The Securities and Exchange Commission voted Tuesday to expand its "test-the-waters" rules to give more prospective stock-issuers time to engage with potential investors.
The idea is to give more issuers flexibility when it comes to communicating with institutional investors and evaluating market interest before pursuing an offering, the SEC said in a fact sheet.
Currently, only emerging growth companies enjoy that accommodation and companies with more than $1 billion in annual revenues do not qualify. In 2017, the SEC's division of corporation finance changed its policy to allow all issuers to initially submit certain filings in draft, non-public form.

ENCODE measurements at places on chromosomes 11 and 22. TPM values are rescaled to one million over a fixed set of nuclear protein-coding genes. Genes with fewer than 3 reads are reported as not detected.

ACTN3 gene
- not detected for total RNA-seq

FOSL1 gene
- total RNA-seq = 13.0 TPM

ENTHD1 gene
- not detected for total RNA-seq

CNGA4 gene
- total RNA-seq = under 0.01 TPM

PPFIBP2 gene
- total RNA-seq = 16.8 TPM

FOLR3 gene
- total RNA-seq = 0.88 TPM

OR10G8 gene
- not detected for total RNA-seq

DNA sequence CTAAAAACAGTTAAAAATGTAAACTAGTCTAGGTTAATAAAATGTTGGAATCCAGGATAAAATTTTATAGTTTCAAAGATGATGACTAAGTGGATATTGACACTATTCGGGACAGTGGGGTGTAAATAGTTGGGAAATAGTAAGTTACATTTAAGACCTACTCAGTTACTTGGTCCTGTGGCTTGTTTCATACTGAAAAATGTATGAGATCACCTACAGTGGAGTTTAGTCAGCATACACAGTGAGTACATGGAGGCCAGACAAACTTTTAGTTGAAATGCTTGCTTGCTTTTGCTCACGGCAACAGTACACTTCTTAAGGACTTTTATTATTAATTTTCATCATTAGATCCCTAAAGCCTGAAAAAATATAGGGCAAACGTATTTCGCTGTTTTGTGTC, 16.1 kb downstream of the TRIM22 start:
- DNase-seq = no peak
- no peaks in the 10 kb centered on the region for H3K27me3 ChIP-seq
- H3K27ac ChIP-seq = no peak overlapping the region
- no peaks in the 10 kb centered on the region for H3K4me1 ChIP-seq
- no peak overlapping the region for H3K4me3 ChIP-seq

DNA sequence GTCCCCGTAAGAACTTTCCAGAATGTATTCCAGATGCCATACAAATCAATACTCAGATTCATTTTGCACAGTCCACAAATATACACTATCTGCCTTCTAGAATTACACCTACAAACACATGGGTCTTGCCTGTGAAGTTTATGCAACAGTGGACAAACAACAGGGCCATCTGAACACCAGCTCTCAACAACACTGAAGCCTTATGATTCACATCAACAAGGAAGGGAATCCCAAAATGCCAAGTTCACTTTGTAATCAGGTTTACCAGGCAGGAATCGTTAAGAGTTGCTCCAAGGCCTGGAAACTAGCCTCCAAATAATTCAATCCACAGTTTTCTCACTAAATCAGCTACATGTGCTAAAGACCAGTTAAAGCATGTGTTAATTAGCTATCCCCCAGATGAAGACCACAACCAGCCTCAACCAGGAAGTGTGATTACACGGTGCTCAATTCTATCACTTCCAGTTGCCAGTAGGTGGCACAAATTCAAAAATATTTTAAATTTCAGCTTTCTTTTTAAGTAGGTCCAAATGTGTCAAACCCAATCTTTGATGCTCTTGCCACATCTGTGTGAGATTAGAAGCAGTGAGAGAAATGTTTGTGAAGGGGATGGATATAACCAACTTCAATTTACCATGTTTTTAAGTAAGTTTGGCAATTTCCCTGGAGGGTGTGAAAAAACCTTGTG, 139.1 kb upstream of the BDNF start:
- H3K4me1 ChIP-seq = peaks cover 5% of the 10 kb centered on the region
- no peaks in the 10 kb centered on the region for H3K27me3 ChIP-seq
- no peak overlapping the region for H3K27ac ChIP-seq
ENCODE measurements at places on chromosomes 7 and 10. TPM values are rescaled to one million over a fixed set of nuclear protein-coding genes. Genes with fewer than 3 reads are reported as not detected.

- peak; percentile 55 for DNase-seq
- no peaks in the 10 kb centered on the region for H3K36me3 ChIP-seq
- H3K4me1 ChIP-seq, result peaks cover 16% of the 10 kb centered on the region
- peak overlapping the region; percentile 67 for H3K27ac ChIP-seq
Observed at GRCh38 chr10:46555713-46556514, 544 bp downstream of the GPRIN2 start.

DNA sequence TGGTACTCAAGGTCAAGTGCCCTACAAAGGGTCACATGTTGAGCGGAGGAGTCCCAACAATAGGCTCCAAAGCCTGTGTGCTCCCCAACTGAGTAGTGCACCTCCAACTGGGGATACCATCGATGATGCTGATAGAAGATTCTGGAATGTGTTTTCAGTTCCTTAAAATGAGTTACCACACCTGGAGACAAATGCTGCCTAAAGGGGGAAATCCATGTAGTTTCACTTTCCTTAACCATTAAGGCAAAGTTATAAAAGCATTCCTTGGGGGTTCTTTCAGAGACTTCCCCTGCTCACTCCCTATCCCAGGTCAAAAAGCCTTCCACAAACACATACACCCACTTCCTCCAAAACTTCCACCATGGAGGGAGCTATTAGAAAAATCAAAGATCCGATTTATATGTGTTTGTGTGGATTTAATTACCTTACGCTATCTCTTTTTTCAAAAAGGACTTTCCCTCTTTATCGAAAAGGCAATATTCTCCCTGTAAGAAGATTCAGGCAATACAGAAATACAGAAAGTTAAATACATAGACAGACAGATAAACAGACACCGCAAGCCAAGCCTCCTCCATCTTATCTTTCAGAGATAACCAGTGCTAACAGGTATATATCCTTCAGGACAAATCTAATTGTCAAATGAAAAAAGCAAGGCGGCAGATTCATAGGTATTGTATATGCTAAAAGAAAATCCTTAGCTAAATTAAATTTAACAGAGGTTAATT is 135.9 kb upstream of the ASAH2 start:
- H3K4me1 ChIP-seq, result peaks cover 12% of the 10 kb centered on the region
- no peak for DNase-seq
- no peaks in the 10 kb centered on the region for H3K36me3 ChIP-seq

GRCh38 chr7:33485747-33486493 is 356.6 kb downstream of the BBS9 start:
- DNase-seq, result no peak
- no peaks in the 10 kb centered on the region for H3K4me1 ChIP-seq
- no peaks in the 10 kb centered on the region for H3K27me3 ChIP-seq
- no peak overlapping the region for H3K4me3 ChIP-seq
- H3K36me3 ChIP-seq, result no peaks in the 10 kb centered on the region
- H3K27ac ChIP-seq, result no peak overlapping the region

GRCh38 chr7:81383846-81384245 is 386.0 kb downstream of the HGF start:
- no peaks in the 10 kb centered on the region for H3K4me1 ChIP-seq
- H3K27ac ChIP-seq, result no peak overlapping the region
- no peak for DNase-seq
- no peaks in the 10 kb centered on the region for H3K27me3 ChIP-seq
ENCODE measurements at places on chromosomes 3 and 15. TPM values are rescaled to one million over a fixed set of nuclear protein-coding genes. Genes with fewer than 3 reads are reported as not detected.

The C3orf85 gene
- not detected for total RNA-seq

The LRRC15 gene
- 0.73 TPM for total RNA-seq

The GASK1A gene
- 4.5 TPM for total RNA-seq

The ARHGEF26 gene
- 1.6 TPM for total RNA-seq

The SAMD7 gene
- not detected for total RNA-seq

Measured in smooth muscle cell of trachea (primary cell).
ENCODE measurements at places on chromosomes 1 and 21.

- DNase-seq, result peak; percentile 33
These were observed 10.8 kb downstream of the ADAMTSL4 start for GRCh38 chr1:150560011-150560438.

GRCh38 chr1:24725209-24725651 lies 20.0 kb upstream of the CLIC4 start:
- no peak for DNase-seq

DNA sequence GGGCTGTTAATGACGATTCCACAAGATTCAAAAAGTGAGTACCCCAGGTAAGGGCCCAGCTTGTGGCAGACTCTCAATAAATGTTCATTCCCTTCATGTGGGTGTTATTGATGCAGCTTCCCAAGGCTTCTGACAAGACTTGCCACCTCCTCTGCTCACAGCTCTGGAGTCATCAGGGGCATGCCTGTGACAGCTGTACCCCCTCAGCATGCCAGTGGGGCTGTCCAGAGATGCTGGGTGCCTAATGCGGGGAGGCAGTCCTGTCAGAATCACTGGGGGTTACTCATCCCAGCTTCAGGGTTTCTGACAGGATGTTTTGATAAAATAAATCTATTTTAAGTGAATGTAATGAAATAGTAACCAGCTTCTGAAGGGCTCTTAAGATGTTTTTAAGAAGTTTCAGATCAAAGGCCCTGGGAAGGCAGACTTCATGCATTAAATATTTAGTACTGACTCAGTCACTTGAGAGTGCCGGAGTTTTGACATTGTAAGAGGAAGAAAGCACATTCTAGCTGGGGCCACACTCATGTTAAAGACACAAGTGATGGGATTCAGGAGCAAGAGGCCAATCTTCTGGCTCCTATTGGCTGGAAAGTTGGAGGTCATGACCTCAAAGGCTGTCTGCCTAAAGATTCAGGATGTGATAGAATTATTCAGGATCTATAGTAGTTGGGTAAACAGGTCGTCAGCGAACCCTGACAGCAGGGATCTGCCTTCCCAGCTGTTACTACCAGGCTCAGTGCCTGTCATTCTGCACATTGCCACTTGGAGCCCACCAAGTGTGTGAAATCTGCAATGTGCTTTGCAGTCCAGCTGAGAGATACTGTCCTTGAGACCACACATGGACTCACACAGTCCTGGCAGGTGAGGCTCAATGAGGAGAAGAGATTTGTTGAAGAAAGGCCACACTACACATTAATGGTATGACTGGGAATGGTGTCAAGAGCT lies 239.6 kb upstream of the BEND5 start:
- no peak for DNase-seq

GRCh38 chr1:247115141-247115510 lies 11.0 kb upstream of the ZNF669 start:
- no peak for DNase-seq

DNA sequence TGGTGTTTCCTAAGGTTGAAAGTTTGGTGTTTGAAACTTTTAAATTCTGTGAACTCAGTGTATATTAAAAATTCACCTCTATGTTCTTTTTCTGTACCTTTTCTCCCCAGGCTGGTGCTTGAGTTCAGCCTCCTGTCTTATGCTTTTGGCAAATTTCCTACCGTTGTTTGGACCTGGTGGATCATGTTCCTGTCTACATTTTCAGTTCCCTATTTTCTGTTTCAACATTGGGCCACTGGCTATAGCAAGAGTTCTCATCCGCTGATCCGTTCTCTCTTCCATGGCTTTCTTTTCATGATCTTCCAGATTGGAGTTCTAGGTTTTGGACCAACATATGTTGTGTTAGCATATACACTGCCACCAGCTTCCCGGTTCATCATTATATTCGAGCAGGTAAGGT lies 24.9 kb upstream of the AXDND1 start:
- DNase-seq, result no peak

"Extending the test-the-waters reform to a broader range of issuers is designed to enhance their ability to conduct successful public securities offerings and lower their cost of capital and ultimately to provide investors with more opportunities to invest in public companies," SEC Chairman Jay Clayton said in a statement. "I have seen firsthand how the modernization reforms of the JOBS Act have helped companies and investors. The proposed rules would allow companies to more effectively consult with investors and better identify information that is important to them in advance of a public offering."
The proposal will have a 60-day comment period once it is published in the Federal Register.